VAN GOGH IN AMERICA
Coming Attractions Of The Detroit DIA Summer Show

DETROIT – The Detroit Institute of Arts is putting together and unforgettable event with, “Van Gogh in America”.This show showcases how Van Gogh’s popularity built up in the U.S. in the 20th century. Van Gogh is a Dutch Post Impressionist painter and was one of the artists who inspired the Fauve movement, (the wild beasts). He is known for his eccentric use of color, pastel shades and impasto technique.

You see, if I go on and on speaking academically I would be just like every other review site on the subject. But I am going to go off the road and share with you some rarely known facts about our dear Vincent Van Gogh. Some of this can be explained and some of it might be a bit of speculation. When I come to the arts I have the tendency to read everything.

Vincent Van Gogh in America | DIA |Detroit Institute of Arts Van Gogh | Van Gogh Painter| Dutch Art in America|Metro Detroit| Hot Metro Finds |Chicago Art Institute Van Gogh | Detroit Entertainment | Metro Detroit Michigan | Family Entertainment |The Arts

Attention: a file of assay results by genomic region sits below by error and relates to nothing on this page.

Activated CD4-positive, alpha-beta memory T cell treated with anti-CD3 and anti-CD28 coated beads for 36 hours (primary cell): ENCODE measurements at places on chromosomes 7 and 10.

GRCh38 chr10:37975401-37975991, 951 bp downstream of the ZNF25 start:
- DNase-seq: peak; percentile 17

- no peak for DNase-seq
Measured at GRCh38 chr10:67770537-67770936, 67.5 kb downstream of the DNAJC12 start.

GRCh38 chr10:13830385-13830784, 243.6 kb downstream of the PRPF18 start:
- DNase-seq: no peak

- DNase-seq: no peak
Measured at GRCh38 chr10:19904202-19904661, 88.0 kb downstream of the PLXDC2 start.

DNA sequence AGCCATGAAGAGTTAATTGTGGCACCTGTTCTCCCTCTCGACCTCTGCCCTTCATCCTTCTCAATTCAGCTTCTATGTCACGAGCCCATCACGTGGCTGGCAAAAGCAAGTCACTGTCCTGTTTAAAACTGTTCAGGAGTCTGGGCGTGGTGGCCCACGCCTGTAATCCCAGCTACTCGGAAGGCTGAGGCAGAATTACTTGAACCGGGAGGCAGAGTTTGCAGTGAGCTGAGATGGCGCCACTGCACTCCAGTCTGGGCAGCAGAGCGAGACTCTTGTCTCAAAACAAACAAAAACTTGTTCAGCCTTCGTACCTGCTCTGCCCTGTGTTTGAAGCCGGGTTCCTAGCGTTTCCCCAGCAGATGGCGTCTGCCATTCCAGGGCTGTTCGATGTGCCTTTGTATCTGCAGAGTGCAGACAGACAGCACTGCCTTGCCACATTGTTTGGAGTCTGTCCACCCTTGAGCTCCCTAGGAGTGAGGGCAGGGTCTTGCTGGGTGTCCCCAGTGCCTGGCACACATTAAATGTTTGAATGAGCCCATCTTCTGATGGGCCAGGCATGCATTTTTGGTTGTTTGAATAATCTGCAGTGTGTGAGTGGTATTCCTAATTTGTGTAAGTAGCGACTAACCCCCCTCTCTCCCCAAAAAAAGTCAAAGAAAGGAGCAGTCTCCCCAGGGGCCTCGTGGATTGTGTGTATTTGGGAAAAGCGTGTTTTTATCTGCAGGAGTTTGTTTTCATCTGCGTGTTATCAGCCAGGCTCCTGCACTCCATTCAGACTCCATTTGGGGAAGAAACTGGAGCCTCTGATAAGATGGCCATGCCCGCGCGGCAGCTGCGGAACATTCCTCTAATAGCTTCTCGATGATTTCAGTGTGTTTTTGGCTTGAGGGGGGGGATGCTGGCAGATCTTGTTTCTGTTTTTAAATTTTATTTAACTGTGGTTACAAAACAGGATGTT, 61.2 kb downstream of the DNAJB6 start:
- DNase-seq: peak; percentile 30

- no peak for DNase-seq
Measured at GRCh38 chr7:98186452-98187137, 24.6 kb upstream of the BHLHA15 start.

VAN GOGH AND ABSINTHE

Van Gogh gave us a lot in his 37 short years and there are some stories that are rarely repeated. I had found one interesting story in Art News back in the 80’s in a section called Vasari’s Diary. It was so strange that I never forgot it. Even when I repeated the story to people at parties they could hardly believe it. Vincent was really into a drink called Absinthe and it was made out of wormwood, botanicals and it had hallucinogenic properties. He would drink a lot of this and it was mentioned that it affected his vision. It could be the reason why he favored bright yellows and greens in his work. Van Gogh’s finished canvases had a beautiful but unrealistic quality to them.